Part I: 2009 Studs & Duds
Part II: The Best & Worst Plays of 2009
Part III: The Best & Worst Games of 2009 (team)
Part IV: The Best & Worst Games of 2009 (individual)
Part V: The Best & Worst Offseason Moves
Your thoughts and opinions as always are welcomed!
Studs & Duds
First, let me explain my definition of each.
A stud for purposes of this review is a player who performed beyond expectations even if those expectations were relatively high to begin with. Consideration is also given to value. What was that player paid and what did he deliver?
Similarly a dud is a player who underachieved and failed to meet expectations. Once again payola enters the equation and a watchful eye is placed on value.
Ray Rice: Rice delivered 2,041 yards from scrimmage during the regular season plus he delivered another 343 yards in 2 playoff games all for the bargain basement price of $385,000.
Marshal Yanda: Yanda took over the starting RG duties from Chris Chester in Week 12 and from that point forward they averaged over 180 rushing per game. He had not one but two key blocks to spring Ray Rice for the 83 yard TD run on the first play from scrimmage during the Wild Card playoff game in New England. Yanda’s W-2 will read $460,000.
Michael Oher: The 2009 first round selection was a starter from day 1 of his first OTA and never looked back. The runner-up offensive rookie of the year showed great versatility playing both right and left tackle and never missed a start. Like Yanda, Oher delivers a welcomed level of nastiness. (2009 salary: $310,000 plus a roster bonus of $940,000).
Dwan Edwards: Once labeled Mr. Softee by many, Edwards had a career year as a rotation guy on the defensive line and eventually assumed Trevor Pryce’s starting position. His high motor and hustle paved the way to 47 tackles (2 for a loss) and one sack. Comparatively speaking Kelly Gregg had 63 tackles and 3 sacks. The unrestricted free agent’s take home pay in 2009: $1,000,000.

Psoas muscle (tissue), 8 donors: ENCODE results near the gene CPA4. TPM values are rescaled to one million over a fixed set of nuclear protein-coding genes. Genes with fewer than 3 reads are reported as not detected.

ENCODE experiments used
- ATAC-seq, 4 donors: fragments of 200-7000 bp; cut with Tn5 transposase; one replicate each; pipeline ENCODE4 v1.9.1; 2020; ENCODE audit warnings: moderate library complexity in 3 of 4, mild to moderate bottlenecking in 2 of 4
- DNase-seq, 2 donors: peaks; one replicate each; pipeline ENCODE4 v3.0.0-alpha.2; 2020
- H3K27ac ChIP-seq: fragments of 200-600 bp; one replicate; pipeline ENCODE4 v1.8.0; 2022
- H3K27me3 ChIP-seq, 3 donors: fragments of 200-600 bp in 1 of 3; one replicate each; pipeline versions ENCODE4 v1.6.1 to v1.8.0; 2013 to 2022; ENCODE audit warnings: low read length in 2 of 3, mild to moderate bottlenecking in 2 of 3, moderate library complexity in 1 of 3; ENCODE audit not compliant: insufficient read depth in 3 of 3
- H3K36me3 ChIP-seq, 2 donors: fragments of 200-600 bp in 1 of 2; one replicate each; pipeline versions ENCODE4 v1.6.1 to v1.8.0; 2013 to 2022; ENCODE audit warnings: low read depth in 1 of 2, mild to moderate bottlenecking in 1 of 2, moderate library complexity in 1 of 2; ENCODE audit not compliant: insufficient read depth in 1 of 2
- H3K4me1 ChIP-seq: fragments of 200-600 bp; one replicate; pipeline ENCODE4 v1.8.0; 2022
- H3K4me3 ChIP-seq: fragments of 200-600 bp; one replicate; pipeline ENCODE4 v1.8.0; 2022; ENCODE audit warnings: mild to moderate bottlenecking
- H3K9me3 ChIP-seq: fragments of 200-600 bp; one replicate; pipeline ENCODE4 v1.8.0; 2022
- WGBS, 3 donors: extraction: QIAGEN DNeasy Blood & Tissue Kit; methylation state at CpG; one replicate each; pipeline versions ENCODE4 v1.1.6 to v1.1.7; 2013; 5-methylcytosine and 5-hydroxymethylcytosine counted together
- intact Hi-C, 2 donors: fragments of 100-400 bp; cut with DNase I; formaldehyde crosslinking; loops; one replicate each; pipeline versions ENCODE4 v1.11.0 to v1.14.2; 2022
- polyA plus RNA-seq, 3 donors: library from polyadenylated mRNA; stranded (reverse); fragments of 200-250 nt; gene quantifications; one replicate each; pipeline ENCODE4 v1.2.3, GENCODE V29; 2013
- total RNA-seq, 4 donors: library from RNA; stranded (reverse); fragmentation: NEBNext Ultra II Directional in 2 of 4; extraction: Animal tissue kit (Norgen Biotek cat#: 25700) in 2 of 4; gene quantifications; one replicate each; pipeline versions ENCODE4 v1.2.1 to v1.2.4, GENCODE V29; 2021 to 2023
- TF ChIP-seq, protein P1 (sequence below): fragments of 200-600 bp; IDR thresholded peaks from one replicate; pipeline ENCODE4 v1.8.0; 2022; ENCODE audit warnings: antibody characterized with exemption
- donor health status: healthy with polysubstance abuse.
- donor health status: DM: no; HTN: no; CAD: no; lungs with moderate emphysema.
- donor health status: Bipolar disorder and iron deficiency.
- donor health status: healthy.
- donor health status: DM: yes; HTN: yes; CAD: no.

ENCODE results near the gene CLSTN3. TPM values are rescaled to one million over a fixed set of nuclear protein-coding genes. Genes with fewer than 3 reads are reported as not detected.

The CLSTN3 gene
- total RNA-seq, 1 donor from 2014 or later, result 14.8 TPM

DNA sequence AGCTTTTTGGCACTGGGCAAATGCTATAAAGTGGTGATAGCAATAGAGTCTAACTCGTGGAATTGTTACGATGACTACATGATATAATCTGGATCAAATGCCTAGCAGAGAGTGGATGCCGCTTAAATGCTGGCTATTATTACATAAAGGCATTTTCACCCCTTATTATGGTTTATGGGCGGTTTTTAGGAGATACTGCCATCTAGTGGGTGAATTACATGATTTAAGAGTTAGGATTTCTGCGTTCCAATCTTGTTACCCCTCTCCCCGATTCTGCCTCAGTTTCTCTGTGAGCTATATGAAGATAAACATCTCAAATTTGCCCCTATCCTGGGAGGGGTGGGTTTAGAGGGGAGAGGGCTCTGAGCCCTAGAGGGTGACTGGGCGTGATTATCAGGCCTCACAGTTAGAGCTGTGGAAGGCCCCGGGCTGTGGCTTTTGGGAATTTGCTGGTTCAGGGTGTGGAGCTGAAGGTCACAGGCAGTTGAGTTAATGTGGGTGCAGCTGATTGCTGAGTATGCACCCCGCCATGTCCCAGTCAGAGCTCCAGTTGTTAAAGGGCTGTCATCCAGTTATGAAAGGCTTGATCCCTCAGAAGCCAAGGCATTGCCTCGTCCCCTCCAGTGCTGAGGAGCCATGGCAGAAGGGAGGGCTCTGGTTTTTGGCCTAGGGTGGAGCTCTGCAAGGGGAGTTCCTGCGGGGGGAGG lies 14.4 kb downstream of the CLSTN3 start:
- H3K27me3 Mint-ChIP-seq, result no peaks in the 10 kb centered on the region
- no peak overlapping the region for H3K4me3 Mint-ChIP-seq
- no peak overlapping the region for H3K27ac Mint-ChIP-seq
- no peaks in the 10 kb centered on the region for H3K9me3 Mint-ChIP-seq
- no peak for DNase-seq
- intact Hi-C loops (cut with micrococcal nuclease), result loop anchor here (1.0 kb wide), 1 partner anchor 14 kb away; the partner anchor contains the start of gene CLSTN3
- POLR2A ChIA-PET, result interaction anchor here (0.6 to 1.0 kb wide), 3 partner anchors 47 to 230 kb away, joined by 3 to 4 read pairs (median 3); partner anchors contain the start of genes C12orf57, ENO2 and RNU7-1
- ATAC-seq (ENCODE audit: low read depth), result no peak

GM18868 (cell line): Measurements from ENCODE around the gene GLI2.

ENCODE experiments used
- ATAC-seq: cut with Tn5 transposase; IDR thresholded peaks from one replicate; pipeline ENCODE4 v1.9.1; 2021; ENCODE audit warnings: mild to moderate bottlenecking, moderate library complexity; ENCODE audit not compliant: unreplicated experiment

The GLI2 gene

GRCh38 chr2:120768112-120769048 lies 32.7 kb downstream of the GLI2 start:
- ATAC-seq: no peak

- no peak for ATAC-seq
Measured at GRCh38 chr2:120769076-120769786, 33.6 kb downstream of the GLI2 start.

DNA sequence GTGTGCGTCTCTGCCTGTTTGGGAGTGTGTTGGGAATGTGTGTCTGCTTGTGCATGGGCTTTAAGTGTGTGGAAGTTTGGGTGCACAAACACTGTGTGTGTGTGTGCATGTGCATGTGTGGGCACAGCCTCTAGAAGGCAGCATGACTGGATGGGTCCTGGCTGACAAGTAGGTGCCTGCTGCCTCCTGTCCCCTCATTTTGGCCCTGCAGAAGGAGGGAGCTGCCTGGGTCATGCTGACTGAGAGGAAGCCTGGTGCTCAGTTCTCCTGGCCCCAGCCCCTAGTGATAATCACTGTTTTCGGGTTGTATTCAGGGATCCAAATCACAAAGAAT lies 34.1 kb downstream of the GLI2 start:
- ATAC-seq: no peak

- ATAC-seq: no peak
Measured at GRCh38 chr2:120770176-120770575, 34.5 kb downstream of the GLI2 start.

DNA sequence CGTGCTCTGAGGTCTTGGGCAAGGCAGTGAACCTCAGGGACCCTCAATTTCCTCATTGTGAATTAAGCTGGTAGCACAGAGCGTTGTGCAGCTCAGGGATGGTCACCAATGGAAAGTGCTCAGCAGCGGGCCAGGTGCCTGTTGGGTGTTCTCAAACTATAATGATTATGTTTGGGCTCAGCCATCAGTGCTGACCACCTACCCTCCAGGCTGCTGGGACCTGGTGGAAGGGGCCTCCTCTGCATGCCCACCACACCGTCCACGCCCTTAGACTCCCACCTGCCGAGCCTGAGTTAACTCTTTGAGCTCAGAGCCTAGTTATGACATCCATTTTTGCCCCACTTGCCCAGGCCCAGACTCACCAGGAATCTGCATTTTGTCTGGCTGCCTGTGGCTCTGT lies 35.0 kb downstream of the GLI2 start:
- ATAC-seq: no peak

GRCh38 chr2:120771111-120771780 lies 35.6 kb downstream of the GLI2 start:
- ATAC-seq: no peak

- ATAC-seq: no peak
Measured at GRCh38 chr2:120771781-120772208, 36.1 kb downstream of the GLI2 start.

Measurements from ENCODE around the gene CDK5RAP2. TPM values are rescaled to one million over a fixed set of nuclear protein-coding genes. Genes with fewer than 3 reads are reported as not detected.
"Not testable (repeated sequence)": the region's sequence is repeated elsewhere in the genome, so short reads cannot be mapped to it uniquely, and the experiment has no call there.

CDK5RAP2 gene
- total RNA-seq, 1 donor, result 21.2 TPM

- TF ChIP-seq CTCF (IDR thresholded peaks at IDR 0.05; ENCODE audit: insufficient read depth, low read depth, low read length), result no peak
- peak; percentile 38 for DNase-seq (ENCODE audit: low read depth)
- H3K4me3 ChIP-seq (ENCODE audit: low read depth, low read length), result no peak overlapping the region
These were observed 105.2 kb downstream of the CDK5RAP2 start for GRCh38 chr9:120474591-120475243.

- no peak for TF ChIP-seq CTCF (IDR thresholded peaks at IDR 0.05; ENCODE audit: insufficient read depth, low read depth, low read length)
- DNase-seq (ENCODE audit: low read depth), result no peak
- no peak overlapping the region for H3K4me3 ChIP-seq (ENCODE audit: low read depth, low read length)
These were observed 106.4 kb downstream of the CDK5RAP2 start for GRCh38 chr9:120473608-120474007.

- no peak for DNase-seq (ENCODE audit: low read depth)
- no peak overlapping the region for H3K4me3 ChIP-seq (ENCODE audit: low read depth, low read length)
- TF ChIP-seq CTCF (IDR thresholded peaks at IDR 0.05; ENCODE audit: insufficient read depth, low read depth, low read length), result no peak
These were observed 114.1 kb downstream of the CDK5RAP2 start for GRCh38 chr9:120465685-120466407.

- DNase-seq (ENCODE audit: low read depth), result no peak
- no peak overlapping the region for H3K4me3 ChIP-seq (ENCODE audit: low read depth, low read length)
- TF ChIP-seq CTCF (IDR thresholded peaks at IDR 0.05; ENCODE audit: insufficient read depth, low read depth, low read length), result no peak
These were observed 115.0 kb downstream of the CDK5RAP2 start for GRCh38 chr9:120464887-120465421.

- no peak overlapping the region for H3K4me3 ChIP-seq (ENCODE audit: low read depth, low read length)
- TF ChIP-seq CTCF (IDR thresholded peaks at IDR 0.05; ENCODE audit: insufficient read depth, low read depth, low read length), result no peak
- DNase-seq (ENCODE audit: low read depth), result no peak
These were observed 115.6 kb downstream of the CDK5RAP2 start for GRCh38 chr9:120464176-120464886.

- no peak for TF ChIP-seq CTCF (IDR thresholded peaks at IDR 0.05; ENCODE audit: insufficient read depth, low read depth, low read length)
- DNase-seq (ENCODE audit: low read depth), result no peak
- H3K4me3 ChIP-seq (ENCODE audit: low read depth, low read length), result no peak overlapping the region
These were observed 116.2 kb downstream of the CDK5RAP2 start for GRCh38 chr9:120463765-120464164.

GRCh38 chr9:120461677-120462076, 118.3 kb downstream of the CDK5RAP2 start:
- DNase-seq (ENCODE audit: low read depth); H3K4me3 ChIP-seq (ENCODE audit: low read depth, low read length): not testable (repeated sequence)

Lardarius Webb: Before his injury Webb showed excellent instincts with a nose for the football. Pound for pound he was one of the team’s best tacklers and he adds a degree of explosiveness in short spaces and in the return game. The 3rd round pick collected $310,000 in 2009.
Honorable Mention: Willis McGahee
LJ Smith: A mystery signing if there ever was one…John Harbaugh was intimately aware of Smith’s china doll “toughness” yet they signed him for $1,500,000. That equates to $750,000 per catch.
Demetrius Williams: Here’s a player who had an opportunity to step up and failed, tallying just 8 catches for 142 yards – that equates to about $125,000 per catch. Word is he wants to hire LJ’s agent.
Mark Clayton: The 2005 first round pick has never reached expectations and for a player supposedly playing for his next contract he was anything but clutch. Thirty-four catches for 480 yards is solid if you are a rookie chosen in the fourth round, not one paid $2.07 million.
Terrell Suggs: He was out of shape from day 1 of training camp and never really worked his way back into shape. He also proved to be a slight disruption off the field with some domestic issues. Four and one-half sacks and failure to contain on the edge is far less than the Ravens bargained for after agreeing to a new deal that included $33 million in bonuses.
Tavares Gooden: He was supposed to be willing and able to step in for the departed Bart Scott yet was eventually replaced by the much more dependable undrafted free agent Dannell Ellerbe. Gooden shows flashes but may not amount to much more than a special teams player. (Take home pay: $385,000).